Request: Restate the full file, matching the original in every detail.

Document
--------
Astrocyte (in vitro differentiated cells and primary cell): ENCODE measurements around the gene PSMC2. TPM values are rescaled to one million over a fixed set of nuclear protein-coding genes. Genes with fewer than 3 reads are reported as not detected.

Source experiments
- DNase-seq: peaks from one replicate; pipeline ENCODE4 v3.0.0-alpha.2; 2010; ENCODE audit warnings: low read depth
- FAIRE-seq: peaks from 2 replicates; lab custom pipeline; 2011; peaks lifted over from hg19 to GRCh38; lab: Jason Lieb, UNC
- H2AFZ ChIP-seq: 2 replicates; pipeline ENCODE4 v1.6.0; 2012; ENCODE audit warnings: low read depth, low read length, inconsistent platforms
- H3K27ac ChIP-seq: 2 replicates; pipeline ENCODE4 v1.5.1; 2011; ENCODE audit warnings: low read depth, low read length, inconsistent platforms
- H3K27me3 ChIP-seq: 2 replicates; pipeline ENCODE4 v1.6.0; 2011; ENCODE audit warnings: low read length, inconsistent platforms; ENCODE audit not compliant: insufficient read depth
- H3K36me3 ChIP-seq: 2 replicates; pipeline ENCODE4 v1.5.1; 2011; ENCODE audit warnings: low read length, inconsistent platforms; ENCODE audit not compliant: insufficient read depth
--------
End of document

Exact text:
Astrocyte (in vitro differentiated cells and primary cell): ENCODE measurements around the gene PSMC2. TPM values are rescaled to one million over a fixed set of nuclear protein-coding genes. Genes with fewer than 3 reads are reported as not detected.

Source experiments
- DNase-seq: peaks from one replicate; pipeline ENCODE4 v3.0.0-alpha.2; 2010; ENCODE audit warnings: low read depth
- FAIRE-seq: peaks from 2 replicates; lab custom pipeline; 2011; peaks lifted over from hg19 to GRCh38; lab: Jason Lieb, UNC
- H2AFZ ChIP-seq: 2 replicates; pipeline ENCODE4 v1.6.0; 2012; ENCODE audit warnings: low read depth, low read length, inconsistent platforms
- H3K27ac ChIP-seq: 2 replicates; pipeline ENCODE4 v1.5.1; 2011; ENCODE audit warnings: low read depth, low read length, inconsistent platforms
- H3K27me3 ChIP-seq: 2 replicates; pipeline ENCODE4 v1.6.0; 2011; ENCODE audit warnings: low read length, inconsistent platforms; ENCODE audit not compliant: insufficient read depth
- H3K36me3 ChIP-seq: 2 replicates; pipeline ENCODE4 v1.5.1; 2011; ENCODE audit warnings: low read length, inconsistent platforms; ENCODE audit not compliant: insufficient read depth